This is a reasonable choice as both work just as well for curing most early breast cancers. If you have a mastectomy, an immediate reconstruction at the time of the cancer operation can be done. Often this is accomplished by placing a tissue expander that is slowy increased in size to stretch the skin and tissues over the chest and make enough space to put in a new artificial breast implant
a few months later. Many plastic surgeons are now using some alloderm over the tissue expander as well to provide a surface for the new skin to grow in and also help get the area to the correct size more easily. I have seen many patients with excellent cosmetic outcomes with this procedure. There is really no special preparation that needs to be done before the operation.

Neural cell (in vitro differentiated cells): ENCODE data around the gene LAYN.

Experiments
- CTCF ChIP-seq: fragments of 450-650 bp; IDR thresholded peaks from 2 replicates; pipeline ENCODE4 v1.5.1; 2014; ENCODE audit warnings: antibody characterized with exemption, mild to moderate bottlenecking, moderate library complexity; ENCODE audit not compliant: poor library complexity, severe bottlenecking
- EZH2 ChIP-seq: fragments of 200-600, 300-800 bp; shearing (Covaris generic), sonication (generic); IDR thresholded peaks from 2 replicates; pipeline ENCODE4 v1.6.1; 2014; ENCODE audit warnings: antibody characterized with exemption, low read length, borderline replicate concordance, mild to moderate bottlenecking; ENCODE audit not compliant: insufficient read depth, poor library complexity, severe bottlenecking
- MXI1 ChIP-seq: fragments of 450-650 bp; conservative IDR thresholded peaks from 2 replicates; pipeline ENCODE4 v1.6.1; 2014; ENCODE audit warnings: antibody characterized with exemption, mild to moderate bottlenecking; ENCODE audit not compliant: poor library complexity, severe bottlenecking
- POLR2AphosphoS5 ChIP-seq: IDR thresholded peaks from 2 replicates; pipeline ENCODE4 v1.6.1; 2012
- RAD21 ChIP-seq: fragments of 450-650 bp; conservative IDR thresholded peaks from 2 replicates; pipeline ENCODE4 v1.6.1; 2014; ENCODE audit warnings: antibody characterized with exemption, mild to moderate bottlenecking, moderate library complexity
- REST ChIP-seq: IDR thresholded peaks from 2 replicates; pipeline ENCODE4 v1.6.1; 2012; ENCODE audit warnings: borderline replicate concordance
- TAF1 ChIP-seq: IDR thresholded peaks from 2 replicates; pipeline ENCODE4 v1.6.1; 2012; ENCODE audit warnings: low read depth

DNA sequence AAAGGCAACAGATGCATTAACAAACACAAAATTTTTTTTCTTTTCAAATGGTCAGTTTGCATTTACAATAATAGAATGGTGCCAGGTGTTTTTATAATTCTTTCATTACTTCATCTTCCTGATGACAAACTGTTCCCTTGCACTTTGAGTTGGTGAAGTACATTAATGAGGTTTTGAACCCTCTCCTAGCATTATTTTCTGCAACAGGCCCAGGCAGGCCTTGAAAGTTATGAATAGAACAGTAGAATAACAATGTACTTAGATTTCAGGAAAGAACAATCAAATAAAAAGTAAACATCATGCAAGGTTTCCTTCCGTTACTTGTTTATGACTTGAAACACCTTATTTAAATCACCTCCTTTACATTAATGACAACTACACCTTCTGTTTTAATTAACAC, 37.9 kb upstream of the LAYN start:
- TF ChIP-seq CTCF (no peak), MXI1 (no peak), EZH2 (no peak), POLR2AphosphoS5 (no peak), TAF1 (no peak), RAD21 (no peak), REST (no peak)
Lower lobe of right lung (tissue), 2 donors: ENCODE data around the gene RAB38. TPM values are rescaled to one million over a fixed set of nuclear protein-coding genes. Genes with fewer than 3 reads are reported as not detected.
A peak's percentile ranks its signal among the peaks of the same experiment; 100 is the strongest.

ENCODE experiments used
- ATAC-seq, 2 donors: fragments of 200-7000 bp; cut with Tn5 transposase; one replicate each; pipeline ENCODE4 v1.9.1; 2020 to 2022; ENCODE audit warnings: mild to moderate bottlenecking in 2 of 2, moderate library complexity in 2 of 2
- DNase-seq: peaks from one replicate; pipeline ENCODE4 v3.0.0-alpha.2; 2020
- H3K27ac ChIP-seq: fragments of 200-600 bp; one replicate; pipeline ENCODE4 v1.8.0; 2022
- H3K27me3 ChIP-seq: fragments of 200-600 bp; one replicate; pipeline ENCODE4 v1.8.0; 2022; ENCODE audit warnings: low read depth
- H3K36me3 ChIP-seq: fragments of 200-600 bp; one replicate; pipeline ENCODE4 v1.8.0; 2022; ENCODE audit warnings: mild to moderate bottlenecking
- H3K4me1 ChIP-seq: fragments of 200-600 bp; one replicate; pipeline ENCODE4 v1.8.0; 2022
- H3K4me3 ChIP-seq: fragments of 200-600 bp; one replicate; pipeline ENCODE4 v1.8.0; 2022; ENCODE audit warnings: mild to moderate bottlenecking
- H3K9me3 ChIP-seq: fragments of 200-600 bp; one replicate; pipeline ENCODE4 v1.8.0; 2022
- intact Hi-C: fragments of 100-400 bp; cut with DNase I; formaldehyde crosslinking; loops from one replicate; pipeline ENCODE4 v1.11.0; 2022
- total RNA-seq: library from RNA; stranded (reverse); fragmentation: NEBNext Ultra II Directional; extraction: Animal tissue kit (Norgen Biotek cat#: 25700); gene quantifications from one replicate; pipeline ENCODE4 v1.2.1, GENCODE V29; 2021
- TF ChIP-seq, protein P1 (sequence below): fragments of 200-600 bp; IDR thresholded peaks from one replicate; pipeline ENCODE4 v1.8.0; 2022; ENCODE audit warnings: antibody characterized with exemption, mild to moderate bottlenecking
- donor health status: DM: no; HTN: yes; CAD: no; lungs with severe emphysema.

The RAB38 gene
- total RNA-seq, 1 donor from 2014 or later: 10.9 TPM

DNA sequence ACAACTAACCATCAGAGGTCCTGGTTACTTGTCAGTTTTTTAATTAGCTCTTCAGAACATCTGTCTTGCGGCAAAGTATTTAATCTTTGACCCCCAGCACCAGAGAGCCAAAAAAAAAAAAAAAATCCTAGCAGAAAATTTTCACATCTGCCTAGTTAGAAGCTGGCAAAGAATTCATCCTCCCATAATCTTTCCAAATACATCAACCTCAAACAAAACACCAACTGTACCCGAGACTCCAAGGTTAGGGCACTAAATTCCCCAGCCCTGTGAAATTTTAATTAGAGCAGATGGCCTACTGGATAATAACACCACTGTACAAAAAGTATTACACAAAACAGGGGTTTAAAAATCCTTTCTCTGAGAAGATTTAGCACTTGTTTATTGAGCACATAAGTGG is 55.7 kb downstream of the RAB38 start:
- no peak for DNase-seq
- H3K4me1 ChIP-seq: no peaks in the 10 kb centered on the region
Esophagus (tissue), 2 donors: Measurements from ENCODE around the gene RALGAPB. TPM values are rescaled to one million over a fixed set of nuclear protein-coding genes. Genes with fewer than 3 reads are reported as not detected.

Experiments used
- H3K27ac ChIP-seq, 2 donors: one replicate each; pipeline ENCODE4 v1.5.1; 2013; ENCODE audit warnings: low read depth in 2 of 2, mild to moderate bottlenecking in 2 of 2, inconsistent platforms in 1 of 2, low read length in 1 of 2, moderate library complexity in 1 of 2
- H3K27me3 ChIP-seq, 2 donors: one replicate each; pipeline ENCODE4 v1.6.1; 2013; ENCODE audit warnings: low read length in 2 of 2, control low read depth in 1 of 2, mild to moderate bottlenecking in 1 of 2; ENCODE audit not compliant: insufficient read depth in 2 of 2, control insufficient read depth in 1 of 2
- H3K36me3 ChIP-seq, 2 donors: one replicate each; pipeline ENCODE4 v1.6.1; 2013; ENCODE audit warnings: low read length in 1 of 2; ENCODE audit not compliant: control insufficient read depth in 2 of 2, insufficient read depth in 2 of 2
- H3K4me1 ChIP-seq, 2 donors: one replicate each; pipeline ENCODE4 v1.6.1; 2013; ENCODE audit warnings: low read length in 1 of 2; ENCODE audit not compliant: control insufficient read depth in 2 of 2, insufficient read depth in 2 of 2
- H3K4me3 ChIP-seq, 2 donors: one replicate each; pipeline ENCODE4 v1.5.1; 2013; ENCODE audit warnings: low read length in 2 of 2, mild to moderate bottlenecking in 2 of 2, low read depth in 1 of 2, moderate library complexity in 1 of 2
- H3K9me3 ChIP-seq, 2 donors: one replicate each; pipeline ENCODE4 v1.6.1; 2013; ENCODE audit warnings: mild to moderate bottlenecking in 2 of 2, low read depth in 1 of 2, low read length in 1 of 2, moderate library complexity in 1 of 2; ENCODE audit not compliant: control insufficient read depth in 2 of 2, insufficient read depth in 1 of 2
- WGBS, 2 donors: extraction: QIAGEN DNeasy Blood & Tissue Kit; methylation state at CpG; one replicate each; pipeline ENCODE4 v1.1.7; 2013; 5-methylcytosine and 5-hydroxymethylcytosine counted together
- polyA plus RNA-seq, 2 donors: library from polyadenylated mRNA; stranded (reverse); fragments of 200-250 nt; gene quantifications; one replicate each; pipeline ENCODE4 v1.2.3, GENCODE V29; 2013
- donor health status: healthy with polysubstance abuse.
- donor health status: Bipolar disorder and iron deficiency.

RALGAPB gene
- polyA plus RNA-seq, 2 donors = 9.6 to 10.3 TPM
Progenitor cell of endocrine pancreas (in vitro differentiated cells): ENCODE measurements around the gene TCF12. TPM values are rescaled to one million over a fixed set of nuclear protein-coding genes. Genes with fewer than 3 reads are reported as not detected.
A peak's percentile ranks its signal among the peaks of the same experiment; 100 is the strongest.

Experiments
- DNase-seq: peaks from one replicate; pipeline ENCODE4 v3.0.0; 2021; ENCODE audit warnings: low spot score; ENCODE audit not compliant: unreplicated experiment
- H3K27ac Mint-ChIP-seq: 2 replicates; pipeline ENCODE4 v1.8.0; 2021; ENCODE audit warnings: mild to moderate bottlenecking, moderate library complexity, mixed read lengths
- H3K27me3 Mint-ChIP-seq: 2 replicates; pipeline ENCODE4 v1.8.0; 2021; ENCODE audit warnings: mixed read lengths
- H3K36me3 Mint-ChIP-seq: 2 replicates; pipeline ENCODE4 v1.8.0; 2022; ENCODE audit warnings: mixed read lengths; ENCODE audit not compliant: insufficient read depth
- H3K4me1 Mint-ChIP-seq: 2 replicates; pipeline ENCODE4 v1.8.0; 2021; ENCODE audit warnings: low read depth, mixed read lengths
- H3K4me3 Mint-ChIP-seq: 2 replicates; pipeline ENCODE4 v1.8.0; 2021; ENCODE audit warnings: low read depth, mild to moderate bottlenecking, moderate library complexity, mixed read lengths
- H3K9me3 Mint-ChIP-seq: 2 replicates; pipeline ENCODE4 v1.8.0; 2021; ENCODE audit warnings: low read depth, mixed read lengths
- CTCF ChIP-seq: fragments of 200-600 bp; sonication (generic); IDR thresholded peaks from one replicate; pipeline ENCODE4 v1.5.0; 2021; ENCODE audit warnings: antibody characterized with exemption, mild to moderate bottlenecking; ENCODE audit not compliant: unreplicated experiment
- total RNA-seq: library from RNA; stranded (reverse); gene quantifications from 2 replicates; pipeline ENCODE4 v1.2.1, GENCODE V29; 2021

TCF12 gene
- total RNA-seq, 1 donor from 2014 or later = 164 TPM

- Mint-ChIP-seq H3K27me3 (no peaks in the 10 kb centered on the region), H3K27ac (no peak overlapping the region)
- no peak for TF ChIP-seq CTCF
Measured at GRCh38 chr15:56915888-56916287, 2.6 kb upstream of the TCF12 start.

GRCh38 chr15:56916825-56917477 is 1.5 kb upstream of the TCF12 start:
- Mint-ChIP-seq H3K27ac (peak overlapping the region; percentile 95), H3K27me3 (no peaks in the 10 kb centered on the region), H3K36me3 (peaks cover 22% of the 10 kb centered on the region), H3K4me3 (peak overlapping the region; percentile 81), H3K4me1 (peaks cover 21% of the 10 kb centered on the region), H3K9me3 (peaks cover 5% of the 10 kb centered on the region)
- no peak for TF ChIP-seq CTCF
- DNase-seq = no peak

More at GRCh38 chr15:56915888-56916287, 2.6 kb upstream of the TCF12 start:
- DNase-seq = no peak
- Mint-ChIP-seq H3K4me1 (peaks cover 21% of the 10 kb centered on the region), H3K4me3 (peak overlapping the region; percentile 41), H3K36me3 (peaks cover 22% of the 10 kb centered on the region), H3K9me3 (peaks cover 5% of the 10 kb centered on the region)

The main considerations in deciding whether to proceed with this type of reconstruction or not are:
1) what is the chance that radiation therapy
will be needed after surgery? If it is likely that radiation will be necessary the tissue expander reconstruction route can still be done, but you need to discuss the implications of the radiation on the reconstruction with all your doctors.
2) what is the chance that you have a breast cancer
susceptibiilty gene that would predispose you to getting a cancer on the other side? Sometimes genetic testing
should be done before surgery to help you decide if you should have both breasts removed and get both reconstructed at the same time.